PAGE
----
So it’s not my typing skills that take the time – it’s the reveiw process and allowing sufficient time for at least two rounds of revisions to produce a polished, original piece of copy that my clients will love.

Trust me. It’s worth the wait!

Posted in Copywriting Tips by 10 comments

10 Responses to “Why It Takes A Week To Write 1 Page Of Content”

  • Reply Belinda Weaver January 23, 2012at 10:27 am

    I couldn’t agree more Anna. I actually have to leave more time for that first draft. I’m a bit of a slow burner and take more time to get into the headspace of the business and then leave my copy to settle and simmer and bubble away in my subconscious. 

    I appreciate the pain that brings when clients have left the copywriting until last — all the more reason to get you copywriter involved as early as possible!

    Great post.

    • Reply Anna Butler January 23, 2012at 10:41 am

      Thanks for your comments Belinda. Usually by the time I’ve received the brief, put a quote together based on the brief, sent the client the Project Authorisation and received a deposit for the work, I’ve had a couple of days to mull over the project already.

      Of course, the other issue is scheduling. I may happen to be in-between projects, or waiting for copy to come back and can squeeze a job in, but more often than not I’ll have other work already scheduled in and can’t fit another project in straight away.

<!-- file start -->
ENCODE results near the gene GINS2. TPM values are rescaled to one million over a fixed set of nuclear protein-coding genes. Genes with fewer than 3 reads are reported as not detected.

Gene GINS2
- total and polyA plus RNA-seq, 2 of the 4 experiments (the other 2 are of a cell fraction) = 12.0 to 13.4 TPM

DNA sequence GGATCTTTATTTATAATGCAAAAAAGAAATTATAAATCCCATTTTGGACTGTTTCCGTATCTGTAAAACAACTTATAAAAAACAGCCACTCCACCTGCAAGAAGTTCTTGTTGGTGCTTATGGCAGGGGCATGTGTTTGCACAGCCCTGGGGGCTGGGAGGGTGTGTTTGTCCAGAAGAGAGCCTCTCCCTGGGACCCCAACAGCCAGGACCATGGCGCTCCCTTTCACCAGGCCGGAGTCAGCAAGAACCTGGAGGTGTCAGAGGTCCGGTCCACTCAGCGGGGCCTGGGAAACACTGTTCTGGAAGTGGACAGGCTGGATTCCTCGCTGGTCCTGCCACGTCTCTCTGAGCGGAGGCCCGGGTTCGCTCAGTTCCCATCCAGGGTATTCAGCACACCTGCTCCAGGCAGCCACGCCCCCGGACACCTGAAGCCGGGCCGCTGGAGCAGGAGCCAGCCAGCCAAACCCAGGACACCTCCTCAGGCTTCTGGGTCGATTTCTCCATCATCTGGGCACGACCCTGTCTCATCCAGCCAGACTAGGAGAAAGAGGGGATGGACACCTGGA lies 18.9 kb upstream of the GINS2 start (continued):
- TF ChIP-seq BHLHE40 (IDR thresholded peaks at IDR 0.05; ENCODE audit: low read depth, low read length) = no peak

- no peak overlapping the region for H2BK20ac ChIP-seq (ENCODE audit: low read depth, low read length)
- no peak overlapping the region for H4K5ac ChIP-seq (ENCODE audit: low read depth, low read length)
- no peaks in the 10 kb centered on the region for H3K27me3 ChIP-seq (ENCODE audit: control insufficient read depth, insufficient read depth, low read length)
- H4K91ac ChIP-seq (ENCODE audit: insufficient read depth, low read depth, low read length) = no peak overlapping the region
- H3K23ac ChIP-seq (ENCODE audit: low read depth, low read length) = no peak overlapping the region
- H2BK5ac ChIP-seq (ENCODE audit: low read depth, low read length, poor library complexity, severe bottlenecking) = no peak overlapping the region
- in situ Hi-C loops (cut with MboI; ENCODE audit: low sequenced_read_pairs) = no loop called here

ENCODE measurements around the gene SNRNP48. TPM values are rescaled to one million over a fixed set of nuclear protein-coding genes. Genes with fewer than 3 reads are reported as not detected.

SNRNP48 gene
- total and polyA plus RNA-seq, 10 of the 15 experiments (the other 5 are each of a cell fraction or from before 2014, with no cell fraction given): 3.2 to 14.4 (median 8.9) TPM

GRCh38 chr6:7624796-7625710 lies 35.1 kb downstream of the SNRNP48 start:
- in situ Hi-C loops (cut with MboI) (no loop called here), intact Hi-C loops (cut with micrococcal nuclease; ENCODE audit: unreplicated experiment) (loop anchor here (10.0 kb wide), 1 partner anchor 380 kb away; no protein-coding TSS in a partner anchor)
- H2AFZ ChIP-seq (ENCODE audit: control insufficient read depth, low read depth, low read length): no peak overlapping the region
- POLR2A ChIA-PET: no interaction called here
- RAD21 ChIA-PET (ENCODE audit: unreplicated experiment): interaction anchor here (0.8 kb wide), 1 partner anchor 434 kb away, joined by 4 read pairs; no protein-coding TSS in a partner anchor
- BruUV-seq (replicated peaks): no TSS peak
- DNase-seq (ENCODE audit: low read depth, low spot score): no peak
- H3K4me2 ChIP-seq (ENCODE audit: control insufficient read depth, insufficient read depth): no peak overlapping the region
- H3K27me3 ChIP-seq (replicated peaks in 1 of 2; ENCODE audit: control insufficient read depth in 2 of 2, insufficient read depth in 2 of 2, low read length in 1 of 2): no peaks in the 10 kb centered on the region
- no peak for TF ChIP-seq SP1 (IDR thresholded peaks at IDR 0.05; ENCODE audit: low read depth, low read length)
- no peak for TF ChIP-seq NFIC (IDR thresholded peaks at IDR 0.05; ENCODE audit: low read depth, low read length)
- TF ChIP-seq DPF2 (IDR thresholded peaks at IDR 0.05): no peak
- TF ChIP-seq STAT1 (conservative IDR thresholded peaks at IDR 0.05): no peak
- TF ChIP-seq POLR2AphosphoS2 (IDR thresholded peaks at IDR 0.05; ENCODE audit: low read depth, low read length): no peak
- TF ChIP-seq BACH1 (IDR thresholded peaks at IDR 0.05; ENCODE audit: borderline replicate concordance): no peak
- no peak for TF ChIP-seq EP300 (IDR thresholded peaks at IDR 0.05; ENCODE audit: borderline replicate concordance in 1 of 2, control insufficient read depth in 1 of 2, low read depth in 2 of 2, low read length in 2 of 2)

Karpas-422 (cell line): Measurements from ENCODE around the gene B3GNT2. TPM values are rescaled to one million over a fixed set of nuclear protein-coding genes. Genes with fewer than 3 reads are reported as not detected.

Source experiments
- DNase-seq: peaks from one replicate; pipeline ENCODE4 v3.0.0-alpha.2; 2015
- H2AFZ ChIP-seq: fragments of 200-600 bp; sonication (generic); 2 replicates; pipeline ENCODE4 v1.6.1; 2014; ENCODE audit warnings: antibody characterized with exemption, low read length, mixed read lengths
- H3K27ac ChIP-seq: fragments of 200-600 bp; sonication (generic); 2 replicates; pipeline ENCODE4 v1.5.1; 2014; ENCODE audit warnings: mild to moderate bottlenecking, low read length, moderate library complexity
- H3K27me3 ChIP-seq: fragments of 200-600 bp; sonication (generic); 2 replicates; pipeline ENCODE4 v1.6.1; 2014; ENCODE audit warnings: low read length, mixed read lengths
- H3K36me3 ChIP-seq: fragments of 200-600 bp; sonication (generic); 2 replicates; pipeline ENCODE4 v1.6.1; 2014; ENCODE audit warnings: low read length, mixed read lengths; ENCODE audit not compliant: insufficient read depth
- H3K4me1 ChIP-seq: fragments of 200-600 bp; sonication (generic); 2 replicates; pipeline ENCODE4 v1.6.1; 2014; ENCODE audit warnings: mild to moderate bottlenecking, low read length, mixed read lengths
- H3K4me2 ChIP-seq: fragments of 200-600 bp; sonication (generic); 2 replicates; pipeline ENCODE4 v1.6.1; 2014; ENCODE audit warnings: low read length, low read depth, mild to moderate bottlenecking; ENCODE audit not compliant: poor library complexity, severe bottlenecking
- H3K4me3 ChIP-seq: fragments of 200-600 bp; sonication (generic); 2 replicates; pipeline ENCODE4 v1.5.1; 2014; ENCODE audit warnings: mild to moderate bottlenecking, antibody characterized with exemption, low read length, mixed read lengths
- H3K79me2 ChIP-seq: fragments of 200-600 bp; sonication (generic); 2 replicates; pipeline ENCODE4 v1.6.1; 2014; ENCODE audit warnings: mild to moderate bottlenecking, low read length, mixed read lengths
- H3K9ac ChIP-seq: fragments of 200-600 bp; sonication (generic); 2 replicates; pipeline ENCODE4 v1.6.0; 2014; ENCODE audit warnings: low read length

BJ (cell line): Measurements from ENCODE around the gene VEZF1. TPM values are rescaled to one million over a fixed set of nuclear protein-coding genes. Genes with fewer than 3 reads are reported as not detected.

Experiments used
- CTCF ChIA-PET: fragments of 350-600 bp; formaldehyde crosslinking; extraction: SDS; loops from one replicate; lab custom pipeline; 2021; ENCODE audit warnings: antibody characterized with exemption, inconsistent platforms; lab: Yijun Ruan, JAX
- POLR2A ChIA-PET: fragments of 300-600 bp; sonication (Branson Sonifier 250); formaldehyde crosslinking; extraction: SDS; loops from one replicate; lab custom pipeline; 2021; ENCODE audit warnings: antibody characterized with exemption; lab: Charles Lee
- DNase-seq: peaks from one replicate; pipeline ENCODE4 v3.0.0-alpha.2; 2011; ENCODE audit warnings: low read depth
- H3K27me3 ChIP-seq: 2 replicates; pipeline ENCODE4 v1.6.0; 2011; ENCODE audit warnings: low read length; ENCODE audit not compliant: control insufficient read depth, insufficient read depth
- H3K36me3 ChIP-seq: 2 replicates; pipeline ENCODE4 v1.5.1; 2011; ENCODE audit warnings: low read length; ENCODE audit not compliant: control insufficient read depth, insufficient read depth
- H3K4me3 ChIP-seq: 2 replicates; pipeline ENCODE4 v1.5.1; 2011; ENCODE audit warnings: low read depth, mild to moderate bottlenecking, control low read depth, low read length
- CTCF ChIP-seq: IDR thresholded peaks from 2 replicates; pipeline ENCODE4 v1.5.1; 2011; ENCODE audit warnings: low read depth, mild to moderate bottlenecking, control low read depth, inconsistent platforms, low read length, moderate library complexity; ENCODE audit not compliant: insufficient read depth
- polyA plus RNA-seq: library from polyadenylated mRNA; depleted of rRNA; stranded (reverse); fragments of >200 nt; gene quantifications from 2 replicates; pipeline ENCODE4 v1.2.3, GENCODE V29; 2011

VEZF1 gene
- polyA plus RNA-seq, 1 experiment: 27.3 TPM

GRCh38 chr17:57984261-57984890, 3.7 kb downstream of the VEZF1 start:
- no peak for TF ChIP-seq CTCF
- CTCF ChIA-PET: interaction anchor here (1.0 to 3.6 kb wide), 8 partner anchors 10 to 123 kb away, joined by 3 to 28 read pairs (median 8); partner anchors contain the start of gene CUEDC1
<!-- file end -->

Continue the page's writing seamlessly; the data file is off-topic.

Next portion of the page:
I’m lucky to work closely with a couple of web/graphic designers who will encourage their clients to talk to me at the outset of the project – which is a huge help.

  • Reply Steve Fogg January 27, 2012at 1:36 pm

    Oh I’m feeling the pressure here. Commenting on a copywriters blog. Must remember. No typos. No grammatical errors, and keep the !!!!!!!! to a minimum ;-) 

    But seriously, I think we forget that crafting great copy is actually is a process and the length doesn’t matter so much. Often we aim for a microwave solution rather than marinated one which just doesn’t taste as good. 

    • Reply Anna Butler January 27, 2012at 1:44 pm

      Thanks for your comments Steve… and I just love your analogy. Bang-on!

  • Reply James Bull April 18, 2013at 1:13 pm

    Great explanation of the process, Anna. There’s more to writing than just doing some typing.

    • Reply Anna Butler April 19, 2013at 8:47 am

      Thanks James. More often than not I find it’s the editing process which not only takes the longest, but often gets overlooked when people are considering timeframes (especially if more than one person has to approve the copy).

  • Reply Mani October 10, 2013at 9:41 pm

    Hi Anna,
    Wonderful Post!
    Just by curiosity wanted to ask how much time did it take to write this blog post :)

    • Reply Anna Butler October 11, 2013at 4:28 pm

      Ah.. good question Mani :) This actually took me a few hours of writing and formatting on a Sunday afternoon, but of course I didn’t have to send it to a client to be reviewed.

      That said, I may have found the odd thing that needed correcting the next day ;)

      A lot of the time allowed for projects is to give clients time to fit in amendments around their own work schedule, as well as my own.

  • Reply Glenn Murray November 19, 2013at 7:29 pm

    Exactly, Anna! I wonder if we’re going to be fighting this battle forever…?

    • Reply Anna Butler November 20, 2013at 8:47 am

      Like anything, Glenn, I think it comes down to discussion and education. People don’t know what they don’t know, so we need to help people understand why this process takes the time it does.

      Hopefully, in time, perspectives will change.